A magical thing happened on the anniversary of the white nationalist rally that took place in Charlottesville, Virginia.
Thousands of counterprotestors showed up to white nationalist rallies in Washington, D.C. and Charlottesville, demonstrating against the violence that occurred in Charlottesville last year. During that rally, a car careened into counterprotestors, killing Heather Heyer, a 32-year-old woman.
In the U.S. capital, the counterprotestors dwarfed the white nationalists, who only managed to scrounge up 20 participants for a rally they expected around 400 people to show up to.
The Charlottesville anniversary can help us to resolve a prominent debate in anti-racist circles: when it comes to tackling racism and bigotry, should we ignore it or fight it? The logic of the “ignore it” side is as follows: by making a big deal out of racist positions, we’re giving them legitimacy simply by acknowledging them as dangerous. As a result, we shouldn’t give those positions a platform at all, and the best way to do this is to give them the silent treatment.
The “fight it” side argues that there’s an inherent violence in racist positions that poses a threat regardless of whether they’re given a platform or not. The only option, then, is to call out those positions as dangerous, make it clear that they aren’t welcome, and affect change in order to purge racism from societal discourse.
If there’s anything the Charlottesville anniversary proves, it’s that fighting is the most effective way to go. Counterprotestors showed up in 2017 and again in 2018, repeating the same message: racism is not welcome, and will not be tolerated. The message has clearly been heard, as turnout to both 2018 white nationalist rallies were decimated.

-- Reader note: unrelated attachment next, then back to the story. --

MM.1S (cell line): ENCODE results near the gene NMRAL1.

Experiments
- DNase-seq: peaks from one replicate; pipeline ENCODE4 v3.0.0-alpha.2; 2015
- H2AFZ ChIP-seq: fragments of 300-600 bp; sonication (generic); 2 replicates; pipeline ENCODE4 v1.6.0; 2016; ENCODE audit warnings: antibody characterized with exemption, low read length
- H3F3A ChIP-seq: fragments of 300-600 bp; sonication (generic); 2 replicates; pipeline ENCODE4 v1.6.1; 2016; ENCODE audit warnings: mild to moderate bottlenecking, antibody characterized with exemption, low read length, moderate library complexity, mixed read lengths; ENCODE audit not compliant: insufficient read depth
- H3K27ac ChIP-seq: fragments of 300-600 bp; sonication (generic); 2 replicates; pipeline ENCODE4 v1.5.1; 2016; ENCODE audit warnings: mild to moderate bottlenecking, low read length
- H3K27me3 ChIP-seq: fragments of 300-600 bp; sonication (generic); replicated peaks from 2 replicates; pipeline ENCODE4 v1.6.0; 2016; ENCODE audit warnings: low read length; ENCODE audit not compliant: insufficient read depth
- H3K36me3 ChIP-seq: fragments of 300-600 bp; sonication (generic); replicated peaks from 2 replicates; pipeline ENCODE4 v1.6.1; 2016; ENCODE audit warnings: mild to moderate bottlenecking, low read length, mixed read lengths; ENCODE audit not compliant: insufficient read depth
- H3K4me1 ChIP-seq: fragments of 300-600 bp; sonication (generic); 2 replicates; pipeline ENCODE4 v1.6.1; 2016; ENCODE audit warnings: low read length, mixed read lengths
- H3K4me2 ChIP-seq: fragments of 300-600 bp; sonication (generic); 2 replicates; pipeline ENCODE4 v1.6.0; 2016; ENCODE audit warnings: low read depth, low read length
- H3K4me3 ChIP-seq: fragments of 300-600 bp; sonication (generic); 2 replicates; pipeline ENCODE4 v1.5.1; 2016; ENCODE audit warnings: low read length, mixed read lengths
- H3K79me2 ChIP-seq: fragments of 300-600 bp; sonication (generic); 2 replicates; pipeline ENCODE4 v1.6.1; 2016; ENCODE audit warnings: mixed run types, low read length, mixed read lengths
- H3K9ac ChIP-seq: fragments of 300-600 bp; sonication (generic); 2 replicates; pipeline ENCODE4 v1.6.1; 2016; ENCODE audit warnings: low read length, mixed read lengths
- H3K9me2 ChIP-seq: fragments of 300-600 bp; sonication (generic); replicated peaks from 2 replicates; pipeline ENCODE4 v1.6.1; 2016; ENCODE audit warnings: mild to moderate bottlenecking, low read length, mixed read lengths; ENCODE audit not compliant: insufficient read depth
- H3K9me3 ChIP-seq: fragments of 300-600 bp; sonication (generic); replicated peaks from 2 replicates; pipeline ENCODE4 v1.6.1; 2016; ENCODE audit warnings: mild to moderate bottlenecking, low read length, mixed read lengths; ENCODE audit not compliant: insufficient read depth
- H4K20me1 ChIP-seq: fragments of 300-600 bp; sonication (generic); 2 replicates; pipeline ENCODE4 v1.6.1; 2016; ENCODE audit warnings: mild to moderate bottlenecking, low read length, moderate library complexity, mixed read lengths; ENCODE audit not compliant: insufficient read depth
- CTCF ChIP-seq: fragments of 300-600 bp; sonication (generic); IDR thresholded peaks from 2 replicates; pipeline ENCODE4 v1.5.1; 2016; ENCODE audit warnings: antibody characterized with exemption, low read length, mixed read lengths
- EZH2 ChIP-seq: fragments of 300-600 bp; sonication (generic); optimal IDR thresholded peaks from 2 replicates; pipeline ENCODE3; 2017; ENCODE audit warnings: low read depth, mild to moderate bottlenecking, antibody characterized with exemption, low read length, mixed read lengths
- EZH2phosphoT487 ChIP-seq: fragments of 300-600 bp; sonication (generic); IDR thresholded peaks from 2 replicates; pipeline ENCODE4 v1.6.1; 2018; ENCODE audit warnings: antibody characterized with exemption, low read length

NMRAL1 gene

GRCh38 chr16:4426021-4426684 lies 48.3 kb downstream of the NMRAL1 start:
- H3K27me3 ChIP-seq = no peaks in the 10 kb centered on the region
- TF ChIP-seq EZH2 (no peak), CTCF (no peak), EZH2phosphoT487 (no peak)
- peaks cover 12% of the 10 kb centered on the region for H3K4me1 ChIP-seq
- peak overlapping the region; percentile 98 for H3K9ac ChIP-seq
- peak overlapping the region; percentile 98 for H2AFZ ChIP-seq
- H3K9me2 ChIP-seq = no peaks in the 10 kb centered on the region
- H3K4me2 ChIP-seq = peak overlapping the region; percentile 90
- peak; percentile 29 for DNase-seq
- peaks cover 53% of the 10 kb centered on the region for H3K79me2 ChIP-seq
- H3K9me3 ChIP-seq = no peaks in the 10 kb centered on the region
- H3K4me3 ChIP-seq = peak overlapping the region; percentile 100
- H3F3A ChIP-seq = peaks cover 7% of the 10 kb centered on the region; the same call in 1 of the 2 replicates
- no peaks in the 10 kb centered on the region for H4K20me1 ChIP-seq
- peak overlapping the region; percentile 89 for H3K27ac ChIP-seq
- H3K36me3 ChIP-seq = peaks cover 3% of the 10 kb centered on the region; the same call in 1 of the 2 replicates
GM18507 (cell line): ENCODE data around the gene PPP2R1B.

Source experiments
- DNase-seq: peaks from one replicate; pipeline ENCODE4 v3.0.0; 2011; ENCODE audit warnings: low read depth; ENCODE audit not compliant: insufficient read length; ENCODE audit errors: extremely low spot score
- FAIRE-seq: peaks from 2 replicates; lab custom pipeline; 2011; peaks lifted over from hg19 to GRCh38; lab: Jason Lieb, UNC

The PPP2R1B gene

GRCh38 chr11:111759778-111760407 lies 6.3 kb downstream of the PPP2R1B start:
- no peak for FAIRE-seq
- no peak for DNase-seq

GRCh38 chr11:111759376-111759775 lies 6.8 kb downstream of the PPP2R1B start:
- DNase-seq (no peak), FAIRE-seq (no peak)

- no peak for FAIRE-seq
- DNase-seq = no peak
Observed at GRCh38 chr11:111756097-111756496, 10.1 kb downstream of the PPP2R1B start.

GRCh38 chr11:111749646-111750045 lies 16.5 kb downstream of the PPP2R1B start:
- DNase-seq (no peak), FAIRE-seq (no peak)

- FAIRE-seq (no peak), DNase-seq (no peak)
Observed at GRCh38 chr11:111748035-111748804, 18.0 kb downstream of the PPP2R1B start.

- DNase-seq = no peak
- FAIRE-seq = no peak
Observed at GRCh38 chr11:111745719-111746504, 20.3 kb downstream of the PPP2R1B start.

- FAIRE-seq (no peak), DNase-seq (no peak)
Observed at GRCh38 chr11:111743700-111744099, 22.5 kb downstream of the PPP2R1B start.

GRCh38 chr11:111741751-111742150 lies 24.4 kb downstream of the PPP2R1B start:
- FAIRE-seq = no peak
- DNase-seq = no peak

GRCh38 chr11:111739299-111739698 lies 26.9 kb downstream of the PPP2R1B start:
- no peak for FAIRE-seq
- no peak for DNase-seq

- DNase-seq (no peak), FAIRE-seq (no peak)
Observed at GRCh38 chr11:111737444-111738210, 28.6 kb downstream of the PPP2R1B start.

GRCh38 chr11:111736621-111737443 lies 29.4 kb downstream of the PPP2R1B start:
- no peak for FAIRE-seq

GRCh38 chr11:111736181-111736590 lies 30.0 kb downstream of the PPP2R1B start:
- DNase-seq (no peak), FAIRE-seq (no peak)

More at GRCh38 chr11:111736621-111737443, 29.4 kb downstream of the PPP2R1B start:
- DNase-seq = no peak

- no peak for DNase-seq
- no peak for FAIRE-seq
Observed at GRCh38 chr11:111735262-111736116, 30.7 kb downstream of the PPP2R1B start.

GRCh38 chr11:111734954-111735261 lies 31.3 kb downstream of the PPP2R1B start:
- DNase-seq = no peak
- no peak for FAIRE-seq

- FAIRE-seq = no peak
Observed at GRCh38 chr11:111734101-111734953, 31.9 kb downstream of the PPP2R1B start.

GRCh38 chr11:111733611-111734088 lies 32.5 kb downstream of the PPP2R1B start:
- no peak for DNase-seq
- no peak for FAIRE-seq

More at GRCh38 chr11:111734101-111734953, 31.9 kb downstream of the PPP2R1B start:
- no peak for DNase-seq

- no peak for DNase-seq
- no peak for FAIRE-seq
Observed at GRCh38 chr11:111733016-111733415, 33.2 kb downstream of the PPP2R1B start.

There is a unique twist to this year’s counterprotests, however. While powerful on their own, the most interesting element of these counterprotests what the focus of the chants of the crowds. While some demonstrators did indeed chant anti-racist calls like “Nazis go home,” other protestors focused their chants on the passivity of law enforcement during the 2017 protests, a result that was also found by an independent review of law enforcement’s response to the protests.
Such recognition of these failures is incredibly important. They go beyond vague gesturing towards an abstract spectre of “white nationalism” and link it to material institutions that tangibly impact the lives of individuals, such as police racism through carding and police brutality. Racism isn’t just an attitude or an ideology; it’s embedded within many of our institutions and requires engaging with and changing said institutions in order to quell it.
Ignoring racism, as opposed to calling it out, leaves this important fact out. While the silent treatment may eliminate extreme racist positions from discourse, it can’t speak to the pervasiveness of covert racial bias in our society. As such, it’s only a band-aid solution; if we’re to truly tackle racism, that link must be made and brought to light.
Feigning ignorance may work for itches, but it doesn’t work for bigotry. I hope that what happened on the Charlottesville anniversary inspires people to continue the good fight against white nationalism. Active protest against bigotry not only works, but is essential for its elimination.